While I interview Argentinian filmmaker Lucrecia Martel in Venice I can’t help but feel incredibly vulnerable. For one, I started writing about cinema and attending film festivals after her previous film ‘The Headless Woman’ was presented at the Cannes Film Festival in 2008. And I never had a chance to watch either ‘The Holy Girl’ or ‘La Ciénaga’ before that. So I’m a Martel virgin going into her latest ‘Zama’.
But mostly, I feel unguarded, bare in the presence of this quietly powerful woman. She is a filmmaker, an artist, an undeniable trendsetter — Martel smokes a cigar during our interview and of course, there are those trademark cool glasses she wears — but she is first and foremost a formidable woman. I gush constantly and I’ll admit hearing myself on tape to transcribe our interview afterwards is painful.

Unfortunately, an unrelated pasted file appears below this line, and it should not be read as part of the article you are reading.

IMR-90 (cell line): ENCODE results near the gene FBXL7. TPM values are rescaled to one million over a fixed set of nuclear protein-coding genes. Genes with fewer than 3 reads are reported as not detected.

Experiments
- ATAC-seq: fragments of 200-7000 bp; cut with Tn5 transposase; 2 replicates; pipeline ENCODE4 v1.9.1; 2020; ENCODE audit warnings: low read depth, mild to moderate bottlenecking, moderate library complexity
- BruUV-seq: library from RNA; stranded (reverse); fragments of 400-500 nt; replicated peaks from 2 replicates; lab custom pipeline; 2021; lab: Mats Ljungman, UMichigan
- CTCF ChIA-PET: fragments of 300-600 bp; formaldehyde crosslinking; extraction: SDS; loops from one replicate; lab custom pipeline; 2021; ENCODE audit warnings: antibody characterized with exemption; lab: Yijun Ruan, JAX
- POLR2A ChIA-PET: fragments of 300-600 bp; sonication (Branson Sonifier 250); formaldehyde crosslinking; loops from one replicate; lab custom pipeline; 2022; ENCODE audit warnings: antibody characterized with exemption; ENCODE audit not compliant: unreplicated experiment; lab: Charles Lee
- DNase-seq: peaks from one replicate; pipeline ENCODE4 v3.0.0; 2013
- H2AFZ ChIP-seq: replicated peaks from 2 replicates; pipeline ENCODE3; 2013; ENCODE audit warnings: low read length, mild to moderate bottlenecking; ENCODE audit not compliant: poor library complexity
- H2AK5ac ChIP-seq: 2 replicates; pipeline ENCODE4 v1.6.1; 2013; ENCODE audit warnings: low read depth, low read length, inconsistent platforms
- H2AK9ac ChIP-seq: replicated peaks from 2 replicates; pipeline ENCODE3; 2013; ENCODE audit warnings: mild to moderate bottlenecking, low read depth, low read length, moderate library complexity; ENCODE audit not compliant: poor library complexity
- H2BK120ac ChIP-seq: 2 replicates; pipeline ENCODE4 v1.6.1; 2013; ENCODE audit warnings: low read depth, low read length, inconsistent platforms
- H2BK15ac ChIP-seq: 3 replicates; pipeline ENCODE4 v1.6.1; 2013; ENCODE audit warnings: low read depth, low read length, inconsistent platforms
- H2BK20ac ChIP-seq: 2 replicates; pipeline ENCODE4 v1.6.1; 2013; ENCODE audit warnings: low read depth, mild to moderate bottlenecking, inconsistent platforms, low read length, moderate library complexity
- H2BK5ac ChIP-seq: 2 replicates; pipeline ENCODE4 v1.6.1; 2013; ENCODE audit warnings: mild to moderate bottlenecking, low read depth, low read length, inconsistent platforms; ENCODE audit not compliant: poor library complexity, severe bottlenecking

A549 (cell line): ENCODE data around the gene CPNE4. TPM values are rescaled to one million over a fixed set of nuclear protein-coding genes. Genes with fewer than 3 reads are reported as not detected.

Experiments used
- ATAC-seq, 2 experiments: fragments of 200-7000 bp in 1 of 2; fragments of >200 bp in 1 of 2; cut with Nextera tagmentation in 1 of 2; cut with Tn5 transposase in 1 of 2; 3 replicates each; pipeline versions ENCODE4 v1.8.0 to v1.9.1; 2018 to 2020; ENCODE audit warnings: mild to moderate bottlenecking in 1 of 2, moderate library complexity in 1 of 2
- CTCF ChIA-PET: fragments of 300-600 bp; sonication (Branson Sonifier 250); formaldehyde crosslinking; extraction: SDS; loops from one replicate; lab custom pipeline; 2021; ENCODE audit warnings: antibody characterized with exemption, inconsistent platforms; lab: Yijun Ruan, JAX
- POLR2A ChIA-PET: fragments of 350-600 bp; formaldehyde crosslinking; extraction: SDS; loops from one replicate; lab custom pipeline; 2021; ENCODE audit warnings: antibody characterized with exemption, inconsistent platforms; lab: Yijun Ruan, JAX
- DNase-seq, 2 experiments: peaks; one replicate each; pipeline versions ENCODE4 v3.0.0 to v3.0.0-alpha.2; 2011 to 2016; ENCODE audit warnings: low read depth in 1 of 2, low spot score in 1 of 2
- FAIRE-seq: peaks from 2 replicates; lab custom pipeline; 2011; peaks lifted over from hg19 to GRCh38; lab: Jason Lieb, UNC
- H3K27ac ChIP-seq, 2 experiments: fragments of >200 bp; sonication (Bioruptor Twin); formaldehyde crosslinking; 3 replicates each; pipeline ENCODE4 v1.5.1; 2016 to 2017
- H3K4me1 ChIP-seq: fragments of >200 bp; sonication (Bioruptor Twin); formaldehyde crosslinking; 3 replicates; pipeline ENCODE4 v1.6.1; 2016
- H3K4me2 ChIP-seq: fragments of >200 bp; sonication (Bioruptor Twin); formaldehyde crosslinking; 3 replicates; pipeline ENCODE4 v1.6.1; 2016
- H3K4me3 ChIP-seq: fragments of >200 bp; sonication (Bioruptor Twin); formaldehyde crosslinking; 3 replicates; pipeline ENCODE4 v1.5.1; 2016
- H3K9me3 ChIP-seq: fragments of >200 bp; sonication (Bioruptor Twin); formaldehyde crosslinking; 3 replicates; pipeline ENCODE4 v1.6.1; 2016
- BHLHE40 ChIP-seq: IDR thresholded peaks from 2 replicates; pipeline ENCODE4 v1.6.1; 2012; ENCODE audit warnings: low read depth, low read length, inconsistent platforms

At this year’s Venice Film Festival, Martel unfurled the existentialist epic ‘Zama’, her first feature in about a decade, a time during which Martel tried to get a science fiction film made and nursed herself back from a debilitating illness — among so much more, I imagine. ‘Zama’ is her screen adaptation of Argentinian writer Antonio Di Benedetto’s classic 1956 novel about a Spanish crown officer waiting in limbo for an official transfer out of his own personal tropical purgatory. I agree with the Variety review that called the setting a “colonial dystopia” wholeheartedly, and to then one up that description, if there ever was a perfect cinematic interpretation of a quiet hell on earth in a film, especially in our modern society where we crave constant stimuli, then Martel’s oeuvre comes first on that list.